By Charles E. Beveridge
The Olmsted firm originated in the Fall of 1857, when Frederick Law Olmsted and Calvert Vaux agreed to enter the design competition for Central Park in New York. When their “Greensward” plan was awarded first prize in April 1858, the two men undertook to supervise construction of the park — Olmsted as Architect-in-Chief and Vaux in a subordinate position as Consulting Architect. During the next seven years they collaborated on a few commissions — a cemetery in Middletown, NY; the Hartford Retreat in Connecticut; Bloomingdale Asylum in New York City; a street system for the Fort Washington section of Manhattan; and a few private estates, but apparently had no formal partnership arrangement. This situation changed in the fall of 1865 when they formed the firm of Olmsted, Vaux & Co. The partners secured a number of important commissions, including parks and parkways in Brooklyn, a park system in Buffalo, the Chicago South Park and the residential suburb of Riverside, IL. Olmsted was also a partner in the architectural firm of Vaux, Withers & Co. Both partnerships dissolved in 1872.
For the next dozen years, Olmsted carried on his practice in New York City with the assistance of English-born architect Thomas Wisedell and several other architects and engineers. He also relied on the skills of Swiss-born landscape gardener Jacob Weidenmann. As early as at least 1874, his stepson, John Charles Olmsted, assisted him in his work, and during some periods his wife, Mary Perkins Olmsted, served as amanuensis. Major projects in this period included the United States Capitol grounds, the park on Mount Royal in Montreal, the park on Belle Isle in Detroit, the Back Bay Fens in Boston and the street and rapid transit system of the Bronx.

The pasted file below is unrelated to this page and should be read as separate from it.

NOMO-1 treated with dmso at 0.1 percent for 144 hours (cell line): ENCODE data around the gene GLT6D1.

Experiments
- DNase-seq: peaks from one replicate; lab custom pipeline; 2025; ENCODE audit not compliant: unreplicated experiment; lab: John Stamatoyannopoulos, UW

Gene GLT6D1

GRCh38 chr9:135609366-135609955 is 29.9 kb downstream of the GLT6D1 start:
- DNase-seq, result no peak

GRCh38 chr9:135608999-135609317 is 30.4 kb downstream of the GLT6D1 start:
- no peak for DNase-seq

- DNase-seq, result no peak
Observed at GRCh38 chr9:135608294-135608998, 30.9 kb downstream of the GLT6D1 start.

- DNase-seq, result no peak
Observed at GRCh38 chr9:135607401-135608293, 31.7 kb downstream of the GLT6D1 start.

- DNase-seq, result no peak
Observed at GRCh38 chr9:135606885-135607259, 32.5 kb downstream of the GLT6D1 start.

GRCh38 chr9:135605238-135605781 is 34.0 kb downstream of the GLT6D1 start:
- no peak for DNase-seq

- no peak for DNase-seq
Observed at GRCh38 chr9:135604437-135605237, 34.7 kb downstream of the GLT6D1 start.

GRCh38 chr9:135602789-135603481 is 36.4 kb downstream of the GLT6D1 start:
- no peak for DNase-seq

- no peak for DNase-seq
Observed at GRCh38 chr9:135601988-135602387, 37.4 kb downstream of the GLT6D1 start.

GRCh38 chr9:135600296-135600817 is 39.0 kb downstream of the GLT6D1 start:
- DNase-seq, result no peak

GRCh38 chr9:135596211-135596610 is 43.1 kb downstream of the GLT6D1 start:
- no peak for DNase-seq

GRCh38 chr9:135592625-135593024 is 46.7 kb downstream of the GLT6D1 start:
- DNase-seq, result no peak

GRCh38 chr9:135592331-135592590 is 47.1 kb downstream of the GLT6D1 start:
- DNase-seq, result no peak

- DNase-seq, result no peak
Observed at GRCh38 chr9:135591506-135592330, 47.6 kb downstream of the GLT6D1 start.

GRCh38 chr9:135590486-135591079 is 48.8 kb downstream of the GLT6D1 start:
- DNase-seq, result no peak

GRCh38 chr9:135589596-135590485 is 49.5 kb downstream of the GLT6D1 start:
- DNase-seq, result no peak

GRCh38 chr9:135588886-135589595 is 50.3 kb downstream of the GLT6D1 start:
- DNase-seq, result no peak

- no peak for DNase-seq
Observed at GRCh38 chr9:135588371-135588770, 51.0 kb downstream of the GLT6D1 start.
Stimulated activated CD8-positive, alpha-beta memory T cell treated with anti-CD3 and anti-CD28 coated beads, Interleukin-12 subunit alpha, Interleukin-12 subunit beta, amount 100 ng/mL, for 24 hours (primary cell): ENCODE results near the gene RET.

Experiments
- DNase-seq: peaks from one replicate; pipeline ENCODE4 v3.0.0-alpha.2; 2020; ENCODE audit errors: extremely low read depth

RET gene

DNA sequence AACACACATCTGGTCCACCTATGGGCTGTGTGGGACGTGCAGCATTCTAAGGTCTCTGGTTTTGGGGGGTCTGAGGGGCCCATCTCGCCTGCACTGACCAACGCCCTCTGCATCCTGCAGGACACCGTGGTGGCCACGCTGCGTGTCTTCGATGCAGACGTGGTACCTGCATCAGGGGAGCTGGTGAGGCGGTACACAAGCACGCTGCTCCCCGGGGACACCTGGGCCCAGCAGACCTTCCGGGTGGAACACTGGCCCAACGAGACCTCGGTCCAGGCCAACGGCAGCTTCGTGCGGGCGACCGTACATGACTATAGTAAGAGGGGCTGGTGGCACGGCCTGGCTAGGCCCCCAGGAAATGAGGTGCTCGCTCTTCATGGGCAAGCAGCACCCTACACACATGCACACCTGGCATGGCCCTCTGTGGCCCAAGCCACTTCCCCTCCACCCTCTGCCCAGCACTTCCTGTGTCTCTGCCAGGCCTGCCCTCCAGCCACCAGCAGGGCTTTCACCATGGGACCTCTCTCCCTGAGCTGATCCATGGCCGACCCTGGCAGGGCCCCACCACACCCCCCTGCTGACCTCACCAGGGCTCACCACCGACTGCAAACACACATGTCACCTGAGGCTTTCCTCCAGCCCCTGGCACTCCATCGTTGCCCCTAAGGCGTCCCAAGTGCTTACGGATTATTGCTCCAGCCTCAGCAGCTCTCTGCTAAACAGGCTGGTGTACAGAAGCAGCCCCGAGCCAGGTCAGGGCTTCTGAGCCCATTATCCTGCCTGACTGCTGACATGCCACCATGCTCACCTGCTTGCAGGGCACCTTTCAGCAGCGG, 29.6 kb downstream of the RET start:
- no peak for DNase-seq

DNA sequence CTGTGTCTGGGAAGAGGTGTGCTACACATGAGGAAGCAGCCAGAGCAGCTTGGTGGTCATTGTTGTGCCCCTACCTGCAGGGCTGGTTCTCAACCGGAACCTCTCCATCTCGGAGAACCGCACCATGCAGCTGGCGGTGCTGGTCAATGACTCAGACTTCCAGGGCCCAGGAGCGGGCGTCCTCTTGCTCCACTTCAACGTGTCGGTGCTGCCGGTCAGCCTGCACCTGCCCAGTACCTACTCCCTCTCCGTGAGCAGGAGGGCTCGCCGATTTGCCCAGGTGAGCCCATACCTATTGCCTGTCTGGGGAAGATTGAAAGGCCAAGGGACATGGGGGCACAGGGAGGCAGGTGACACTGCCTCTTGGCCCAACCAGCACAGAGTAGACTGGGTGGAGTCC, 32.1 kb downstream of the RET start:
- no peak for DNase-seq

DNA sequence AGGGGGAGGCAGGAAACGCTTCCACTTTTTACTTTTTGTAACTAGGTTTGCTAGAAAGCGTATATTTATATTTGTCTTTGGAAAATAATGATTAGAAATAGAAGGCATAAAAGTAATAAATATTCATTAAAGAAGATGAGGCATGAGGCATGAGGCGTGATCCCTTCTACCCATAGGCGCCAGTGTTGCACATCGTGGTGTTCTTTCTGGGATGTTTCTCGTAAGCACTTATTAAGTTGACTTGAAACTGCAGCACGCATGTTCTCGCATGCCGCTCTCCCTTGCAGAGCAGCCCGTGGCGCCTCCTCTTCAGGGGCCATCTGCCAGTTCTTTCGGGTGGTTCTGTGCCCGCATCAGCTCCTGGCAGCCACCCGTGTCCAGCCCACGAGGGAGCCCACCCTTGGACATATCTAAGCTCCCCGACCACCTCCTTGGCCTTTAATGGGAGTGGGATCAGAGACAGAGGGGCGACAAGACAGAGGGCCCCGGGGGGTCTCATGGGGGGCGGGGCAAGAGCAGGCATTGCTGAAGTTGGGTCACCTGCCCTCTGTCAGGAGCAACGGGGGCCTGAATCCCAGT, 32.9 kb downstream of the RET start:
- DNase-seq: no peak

A Move to Boston
After his dismissal from the New York City parks department in 1878, Olmsted began the transition to the Boston area that resulted in a permanent change of residence to Brookline, MA, in 1882. There, at “Fairsted,” he began to form the firm that continued to operate from Brookline until 1979, when the property, structures and collections became part of the National Park Service as Frederick Law Olmsted National Historic Site.
In 1884 John Charles Olmsted became a partner in the firm of F. L. & J. C. Olmsted. In 1889 another protégé whom Olmsted had trained, Henry Sargent Codman, became partner. This period ended abruptly and tragically with Codman’s death in 1893 at the age of 29. During this period the firm continued planning of the Boston Emerald Necklace and designed other park systems for Louisville, KY, and Rochester, NY. Other significant commissions were the Niagara Reservation, the World’s Columbian Exposition of 1893 in Chicago, Lawrenceville School, Stanford University and the suburban community of Druid Hills in Atlanta.